Till they say, as they hear us--poor dead, poor dead!-- "Just an hour of this, and our age-long bed-- Just a thrill of the old remembered pains To kindle a flame in our frozen veins, A touch, and a sight, and a floating apart, As the chill of dawn strikes each phantom heart-- For it's turn of the year and All Souls' night, When the dead can hear and the dead have sight."
And where should the living feel alive But here in this wan white humming hive, As the moon wastes down, and the dawn turns cold, And one by one they creep back to the fold? And where should a man hold his mate and say: "One more, one more, ere we go their way"? For the year's on the turn, and it's All Souls' night, When the living can learn by the churchyard light.
And how should we break faith who have seen Those dead lips plight with the mist between, And how forget, who have seen how soon They lie thus chambered and cold to the moon? How scorn, how hate, how strive, we too, Who must do so soon as those others do? For it's All Souls' night, and break of the day, And behold, with the light the dead are away. . .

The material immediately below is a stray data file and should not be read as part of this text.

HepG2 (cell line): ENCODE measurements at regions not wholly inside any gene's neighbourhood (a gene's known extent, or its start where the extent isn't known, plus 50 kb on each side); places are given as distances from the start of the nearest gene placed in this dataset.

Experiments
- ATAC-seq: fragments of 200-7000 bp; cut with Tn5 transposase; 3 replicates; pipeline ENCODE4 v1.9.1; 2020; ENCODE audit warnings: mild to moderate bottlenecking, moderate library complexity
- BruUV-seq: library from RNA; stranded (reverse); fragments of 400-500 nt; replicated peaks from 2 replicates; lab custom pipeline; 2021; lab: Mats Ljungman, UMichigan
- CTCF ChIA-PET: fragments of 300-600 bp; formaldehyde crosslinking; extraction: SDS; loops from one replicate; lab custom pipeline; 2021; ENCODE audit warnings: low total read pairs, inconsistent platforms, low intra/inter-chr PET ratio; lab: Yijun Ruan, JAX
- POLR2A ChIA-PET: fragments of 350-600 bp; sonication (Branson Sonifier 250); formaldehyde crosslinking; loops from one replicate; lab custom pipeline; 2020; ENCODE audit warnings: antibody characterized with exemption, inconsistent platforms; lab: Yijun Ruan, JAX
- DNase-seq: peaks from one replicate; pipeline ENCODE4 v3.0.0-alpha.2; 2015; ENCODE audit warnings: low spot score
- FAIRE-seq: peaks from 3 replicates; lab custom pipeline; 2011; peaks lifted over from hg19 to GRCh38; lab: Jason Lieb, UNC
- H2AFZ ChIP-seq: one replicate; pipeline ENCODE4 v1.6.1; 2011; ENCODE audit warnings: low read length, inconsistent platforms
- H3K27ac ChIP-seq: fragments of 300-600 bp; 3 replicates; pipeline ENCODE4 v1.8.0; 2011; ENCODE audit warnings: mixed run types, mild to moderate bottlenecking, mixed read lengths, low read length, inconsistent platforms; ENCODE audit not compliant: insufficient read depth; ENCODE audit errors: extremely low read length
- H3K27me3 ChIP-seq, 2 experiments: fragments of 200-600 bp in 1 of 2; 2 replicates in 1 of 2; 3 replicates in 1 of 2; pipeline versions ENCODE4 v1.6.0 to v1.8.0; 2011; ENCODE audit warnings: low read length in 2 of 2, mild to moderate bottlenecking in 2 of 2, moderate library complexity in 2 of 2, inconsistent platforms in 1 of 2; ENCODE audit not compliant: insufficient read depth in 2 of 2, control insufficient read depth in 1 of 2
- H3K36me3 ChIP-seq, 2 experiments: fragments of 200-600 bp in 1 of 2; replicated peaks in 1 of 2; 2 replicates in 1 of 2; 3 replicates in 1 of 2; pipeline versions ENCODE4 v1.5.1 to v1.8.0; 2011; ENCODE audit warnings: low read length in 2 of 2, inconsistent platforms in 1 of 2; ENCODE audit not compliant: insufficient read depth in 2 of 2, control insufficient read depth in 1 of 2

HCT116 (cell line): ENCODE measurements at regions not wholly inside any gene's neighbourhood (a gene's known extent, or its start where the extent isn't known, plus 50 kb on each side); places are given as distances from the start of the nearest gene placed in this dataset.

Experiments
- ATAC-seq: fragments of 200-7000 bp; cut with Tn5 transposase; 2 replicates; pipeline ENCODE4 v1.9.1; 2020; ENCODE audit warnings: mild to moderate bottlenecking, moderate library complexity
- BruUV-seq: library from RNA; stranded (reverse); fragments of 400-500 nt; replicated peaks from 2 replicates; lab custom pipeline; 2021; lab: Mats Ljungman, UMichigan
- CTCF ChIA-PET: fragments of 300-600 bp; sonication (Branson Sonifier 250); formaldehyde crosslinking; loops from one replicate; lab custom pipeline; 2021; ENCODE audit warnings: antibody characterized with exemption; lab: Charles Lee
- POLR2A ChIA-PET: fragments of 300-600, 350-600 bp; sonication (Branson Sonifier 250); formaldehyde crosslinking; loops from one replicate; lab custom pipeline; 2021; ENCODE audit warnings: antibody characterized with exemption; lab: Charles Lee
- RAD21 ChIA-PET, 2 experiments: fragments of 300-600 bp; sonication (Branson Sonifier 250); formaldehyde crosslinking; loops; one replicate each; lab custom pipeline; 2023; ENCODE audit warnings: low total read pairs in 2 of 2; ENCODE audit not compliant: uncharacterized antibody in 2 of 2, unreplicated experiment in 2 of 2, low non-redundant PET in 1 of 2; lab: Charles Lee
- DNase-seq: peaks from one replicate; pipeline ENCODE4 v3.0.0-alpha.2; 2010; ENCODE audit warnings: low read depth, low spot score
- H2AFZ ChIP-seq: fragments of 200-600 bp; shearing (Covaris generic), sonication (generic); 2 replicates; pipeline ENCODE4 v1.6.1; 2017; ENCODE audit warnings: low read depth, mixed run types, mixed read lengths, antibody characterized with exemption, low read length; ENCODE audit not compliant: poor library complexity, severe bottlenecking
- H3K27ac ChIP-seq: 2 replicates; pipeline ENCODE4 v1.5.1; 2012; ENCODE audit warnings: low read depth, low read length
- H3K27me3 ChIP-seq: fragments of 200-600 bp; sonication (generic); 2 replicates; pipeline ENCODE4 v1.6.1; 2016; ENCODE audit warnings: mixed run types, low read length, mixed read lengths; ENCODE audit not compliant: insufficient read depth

Over the years I've had the privilege of hearing Doc Watson play live many times- with his son Merle, & after Merle's passing with a very fine side man from Monroe NC, Jack Lawrence. The last time was in the small performance room at the back of McCabe's Guitar Shop in Santa Monica CA. That evening my daughter clapped so hard a large ring she was wearing broke in half & went loudly skidding across the wood floor to everyone's amusement, including Doc & Jack's. Jack explained to Doc what the noise was & he leaned out over the tiny stage to tell her, "It certainly is nice to be that appreciated, young lady."
Doc Watson was not only a virtuoso guitar, banjo, & mandolin picker, but had a stage manner so relaxed & genuine you felt you were sitting on a back porch somewhere listening to him play:
At last, my love has come along My lonely days are over And life is like a song. Oh, yeah, at last The skies above are blue My heart was wrapped up in clover The night I looked at you. I found a dream that I could speak to A dream that I can call my own I found a thrill to rest my cheek to A thrill that I have never known. Oh, yeah when you smiled, you smiled Oh, and then the spell was cast. And here we are in heaven For you are mine, at last.